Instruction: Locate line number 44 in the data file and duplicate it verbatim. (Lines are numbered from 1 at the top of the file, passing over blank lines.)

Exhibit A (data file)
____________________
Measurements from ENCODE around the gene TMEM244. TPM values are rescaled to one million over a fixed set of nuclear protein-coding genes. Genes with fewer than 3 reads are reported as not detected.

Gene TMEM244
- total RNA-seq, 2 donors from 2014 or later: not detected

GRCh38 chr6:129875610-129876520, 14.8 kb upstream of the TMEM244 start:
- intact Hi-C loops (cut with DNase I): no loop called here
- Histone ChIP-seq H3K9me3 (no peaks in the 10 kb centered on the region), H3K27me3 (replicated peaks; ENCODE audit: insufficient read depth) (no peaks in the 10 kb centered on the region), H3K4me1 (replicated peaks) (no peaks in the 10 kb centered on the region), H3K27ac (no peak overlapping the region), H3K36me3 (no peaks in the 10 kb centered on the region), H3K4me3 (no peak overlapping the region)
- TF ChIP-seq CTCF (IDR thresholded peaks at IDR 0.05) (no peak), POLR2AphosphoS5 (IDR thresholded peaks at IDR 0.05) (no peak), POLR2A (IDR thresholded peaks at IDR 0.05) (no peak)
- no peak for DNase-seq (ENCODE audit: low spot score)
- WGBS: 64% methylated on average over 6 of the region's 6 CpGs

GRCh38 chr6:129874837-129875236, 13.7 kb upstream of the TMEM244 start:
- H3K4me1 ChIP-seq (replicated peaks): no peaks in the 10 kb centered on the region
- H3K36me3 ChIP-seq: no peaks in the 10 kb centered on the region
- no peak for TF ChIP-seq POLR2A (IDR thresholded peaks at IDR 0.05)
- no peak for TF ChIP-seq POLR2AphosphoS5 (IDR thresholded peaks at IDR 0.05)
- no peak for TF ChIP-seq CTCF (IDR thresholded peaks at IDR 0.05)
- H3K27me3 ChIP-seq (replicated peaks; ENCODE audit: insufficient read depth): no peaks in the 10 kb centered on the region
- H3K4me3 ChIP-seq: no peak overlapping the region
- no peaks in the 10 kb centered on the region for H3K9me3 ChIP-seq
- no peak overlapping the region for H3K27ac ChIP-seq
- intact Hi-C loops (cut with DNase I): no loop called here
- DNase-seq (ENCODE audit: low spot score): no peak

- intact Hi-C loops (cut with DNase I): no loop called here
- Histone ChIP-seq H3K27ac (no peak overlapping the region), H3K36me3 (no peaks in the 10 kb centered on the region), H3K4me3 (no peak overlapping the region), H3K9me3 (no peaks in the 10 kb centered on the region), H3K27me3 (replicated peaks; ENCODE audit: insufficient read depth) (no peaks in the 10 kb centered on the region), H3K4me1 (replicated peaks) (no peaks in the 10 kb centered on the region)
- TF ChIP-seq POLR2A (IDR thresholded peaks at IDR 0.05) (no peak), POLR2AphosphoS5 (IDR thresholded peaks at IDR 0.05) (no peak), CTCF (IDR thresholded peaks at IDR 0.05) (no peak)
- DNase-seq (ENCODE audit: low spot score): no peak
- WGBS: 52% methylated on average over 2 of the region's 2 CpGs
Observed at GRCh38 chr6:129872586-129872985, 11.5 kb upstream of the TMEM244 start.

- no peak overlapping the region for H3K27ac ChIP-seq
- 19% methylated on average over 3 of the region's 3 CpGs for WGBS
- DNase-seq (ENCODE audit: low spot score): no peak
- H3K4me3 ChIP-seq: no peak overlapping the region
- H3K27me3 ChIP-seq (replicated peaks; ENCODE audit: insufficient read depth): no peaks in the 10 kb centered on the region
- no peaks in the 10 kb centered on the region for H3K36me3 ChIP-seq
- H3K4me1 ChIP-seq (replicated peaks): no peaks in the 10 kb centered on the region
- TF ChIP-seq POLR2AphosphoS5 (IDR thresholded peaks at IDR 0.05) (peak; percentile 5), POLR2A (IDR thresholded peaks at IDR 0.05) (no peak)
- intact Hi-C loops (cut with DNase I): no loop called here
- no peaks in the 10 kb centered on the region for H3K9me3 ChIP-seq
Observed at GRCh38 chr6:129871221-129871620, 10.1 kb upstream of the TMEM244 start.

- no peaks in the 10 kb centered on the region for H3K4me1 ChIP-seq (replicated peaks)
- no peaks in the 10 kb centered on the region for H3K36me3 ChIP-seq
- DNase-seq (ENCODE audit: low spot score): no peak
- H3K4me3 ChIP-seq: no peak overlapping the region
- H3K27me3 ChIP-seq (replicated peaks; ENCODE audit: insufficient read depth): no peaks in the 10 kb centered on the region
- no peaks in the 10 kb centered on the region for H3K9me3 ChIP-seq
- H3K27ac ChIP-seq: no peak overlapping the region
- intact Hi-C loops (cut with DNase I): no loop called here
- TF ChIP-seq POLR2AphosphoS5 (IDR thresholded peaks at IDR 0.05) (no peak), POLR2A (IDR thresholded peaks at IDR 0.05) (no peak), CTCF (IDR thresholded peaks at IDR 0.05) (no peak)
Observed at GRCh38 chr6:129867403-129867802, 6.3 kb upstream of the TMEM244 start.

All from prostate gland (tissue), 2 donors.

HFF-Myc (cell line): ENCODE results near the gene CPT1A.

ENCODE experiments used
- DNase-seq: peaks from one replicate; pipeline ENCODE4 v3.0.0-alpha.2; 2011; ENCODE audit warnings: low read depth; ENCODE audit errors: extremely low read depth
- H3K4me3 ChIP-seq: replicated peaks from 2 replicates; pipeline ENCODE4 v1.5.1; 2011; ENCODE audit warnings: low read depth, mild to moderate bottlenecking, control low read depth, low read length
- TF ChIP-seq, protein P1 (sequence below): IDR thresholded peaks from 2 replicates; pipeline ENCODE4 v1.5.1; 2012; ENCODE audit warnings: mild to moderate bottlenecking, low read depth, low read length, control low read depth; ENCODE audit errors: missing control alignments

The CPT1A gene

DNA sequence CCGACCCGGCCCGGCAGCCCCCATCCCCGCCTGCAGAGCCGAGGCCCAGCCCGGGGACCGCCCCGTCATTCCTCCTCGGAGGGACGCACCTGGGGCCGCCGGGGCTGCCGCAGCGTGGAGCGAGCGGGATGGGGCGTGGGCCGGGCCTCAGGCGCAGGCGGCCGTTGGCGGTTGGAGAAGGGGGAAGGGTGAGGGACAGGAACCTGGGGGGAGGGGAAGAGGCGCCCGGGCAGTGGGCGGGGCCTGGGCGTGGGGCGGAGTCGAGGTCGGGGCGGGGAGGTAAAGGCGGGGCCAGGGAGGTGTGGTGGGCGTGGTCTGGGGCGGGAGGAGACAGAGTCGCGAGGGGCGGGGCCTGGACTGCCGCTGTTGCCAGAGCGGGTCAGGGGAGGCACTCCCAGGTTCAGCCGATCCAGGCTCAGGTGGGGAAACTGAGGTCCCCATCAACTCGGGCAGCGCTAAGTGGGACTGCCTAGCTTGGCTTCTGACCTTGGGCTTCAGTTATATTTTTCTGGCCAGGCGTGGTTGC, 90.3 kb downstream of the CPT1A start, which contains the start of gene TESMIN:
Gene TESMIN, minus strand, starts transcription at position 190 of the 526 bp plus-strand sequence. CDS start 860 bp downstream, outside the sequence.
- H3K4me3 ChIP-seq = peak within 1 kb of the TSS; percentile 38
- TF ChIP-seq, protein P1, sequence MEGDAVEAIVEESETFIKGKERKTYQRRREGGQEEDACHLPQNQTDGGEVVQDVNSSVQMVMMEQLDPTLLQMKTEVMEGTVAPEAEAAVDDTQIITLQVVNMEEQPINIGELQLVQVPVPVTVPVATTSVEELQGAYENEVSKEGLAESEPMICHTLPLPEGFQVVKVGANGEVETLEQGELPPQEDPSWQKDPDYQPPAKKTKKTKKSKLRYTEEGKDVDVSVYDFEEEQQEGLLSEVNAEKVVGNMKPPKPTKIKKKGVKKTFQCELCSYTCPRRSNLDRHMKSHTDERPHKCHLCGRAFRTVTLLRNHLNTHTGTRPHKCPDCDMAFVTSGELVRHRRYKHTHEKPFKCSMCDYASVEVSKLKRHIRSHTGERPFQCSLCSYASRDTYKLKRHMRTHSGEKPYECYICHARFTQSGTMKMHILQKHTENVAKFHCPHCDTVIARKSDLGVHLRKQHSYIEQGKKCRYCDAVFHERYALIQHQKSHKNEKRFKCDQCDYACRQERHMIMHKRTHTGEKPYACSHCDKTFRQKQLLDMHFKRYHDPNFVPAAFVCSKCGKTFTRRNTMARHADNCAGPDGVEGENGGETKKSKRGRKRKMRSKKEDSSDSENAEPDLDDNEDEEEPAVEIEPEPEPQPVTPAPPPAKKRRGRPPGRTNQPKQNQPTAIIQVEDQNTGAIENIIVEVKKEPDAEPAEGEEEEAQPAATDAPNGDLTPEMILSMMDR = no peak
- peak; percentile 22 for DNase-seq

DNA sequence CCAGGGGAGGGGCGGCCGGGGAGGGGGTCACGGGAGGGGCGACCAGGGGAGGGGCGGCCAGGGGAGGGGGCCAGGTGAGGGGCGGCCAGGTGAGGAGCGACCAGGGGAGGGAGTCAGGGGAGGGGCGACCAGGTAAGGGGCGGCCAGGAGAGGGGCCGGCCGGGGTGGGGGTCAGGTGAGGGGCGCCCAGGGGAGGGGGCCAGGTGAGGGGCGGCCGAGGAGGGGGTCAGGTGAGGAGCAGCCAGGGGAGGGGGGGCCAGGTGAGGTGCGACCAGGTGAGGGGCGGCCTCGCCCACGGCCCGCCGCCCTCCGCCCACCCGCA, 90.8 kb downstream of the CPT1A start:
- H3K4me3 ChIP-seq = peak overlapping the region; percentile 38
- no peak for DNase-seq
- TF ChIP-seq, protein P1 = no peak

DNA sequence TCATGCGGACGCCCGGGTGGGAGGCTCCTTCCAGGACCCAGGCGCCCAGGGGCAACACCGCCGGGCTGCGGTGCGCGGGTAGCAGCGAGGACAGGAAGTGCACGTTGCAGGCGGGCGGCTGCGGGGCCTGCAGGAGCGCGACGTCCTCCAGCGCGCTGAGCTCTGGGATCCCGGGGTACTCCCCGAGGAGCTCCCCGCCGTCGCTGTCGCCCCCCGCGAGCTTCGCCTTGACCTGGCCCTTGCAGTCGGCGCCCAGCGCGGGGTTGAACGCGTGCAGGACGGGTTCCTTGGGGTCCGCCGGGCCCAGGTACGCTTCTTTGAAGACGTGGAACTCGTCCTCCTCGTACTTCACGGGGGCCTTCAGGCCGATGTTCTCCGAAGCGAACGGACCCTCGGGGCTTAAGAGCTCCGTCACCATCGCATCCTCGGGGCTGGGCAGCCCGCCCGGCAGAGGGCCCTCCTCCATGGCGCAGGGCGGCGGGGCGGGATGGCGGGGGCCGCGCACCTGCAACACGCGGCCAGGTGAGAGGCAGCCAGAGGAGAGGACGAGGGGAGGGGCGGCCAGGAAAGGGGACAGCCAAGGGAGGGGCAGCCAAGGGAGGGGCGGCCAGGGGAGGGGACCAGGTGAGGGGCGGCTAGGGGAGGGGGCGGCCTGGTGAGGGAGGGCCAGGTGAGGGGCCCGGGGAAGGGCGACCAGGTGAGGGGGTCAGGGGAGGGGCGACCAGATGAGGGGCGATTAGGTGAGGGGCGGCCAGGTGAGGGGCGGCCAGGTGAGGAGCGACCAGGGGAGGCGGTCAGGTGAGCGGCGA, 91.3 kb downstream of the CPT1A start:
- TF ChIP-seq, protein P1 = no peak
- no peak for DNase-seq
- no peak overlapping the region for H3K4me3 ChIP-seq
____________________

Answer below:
- no peaks in the 10 kb centered on the region for H3K9me3 ChIP-seq